Ten years of thrills celebrated at sani2c

     

    More than 4 350 mountain bikers will take on the 10th edition of the Nedbank sani2c in KwaZulu-Natal next week. The three-day stage race starts in Underberg and crosses a number of floating bridges en route to the finish at Scottburgh. Photo: Cherie Vale

    Organiser Glen Haw said online entries for this year’s event, which follows a 270km route from Underberg to Scottburgh, had once again sold out in a matter of seconds.

    “Our final preparations have now been made and we’re looking forward to welcoming old friends and new participants back for another year of thrills,” said Haw.

    “Farmer Glen”, as Haw is affectionately known, founded the three-day event in 2005 (with just 247 two-person teams) as a fundraiser for his children’s school.

    Since then, the number of participants has doubled every two years, with the 2014 edition set to host 725 teams in each of its trio of races.

    “When I started the event, I never ever imagined that it would grow this big,” said Haw.

    “Logistically speaking, it has now reached maximum capacity, so we’ve capped the number of entries to ensure that every rider still enjoys a premium experience.”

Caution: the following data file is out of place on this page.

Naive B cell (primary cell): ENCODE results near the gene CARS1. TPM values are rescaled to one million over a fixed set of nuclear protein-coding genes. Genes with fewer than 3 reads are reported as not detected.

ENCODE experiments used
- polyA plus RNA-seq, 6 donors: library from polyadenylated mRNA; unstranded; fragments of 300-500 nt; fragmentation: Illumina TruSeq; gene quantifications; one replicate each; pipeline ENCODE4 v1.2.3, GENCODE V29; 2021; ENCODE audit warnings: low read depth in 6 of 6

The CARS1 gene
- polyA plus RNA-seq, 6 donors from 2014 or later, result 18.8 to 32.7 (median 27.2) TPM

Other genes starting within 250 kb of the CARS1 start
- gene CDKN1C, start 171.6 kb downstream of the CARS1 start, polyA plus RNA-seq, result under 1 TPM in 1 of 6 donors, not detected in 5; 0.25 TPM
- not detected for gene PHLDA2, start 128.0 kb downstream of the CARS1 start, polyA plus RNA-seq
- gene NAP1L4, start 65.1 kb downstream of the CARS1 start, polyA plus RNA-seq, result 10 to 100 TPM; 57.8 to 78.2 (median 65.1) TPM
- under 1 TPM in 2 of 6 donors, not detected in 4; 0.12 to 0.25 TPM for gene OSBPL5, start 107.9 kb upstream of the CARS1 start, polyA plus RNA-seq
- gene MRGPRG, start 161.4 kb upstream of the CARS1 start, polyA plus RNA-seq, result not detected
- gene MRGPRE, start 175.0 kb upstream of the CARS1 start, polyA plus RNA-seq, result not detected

He said special number boards would be awarded to the 18 members of the exclusive Black Mamba Club who had completed all 10 events.

    For the anniversary edition, Haw said the rest of the field could look forward to more great riding and a number of upgrades to the race villages.

    “This year, each race village will include ‘The Barn’, where people can gather to celebrate our birthday with a cup of tea and our famous banana bread and more.”

    He said community volunteers baked more than 12 000 loaves of banana bread annually to feed the riders.

    The community involvement aspect was certainly the standout achievement over the past decade, with more than R20 million raised for schools and organisations along the route, said Haw.

    “There has been a tremendous buy-in from the locals and the rural communities have benefited greatly from their partnership with the race.”

    In addition to the direct economic spin-offs, Haw said the event employed more than 2 000 part-time workers and 94 service providers.

    As far as the future was concerned, he said the introduction of GPS-based navigation in 2015 would be another exciting addition to the event, which had become known for innovations such as its floating bridges.

    “This year, we’ll use traditional route marking combined with GPS so that the riders get comfortable with it.”

    Although satellite navigation had already been embraced by its two sister events – the BSi Steel Dusi2c and joBerg2c – Haw said the inspiration for these had been the Nedbank sani2c.

    “It’s really the way to go. As with all innovations in sport, like the Hawk-Eye in cricket and third ref in rugby, they are accepted slowly but are for the better.

    “This is just another exciting new concept for our sport.”

    Haw said the festivities would kick off with the three-day Trail event for social riders (May 13-15), followed by the more competitive Adventure (May 14-16) and culminate in the Race component for the pros and serious riders (May 15-17).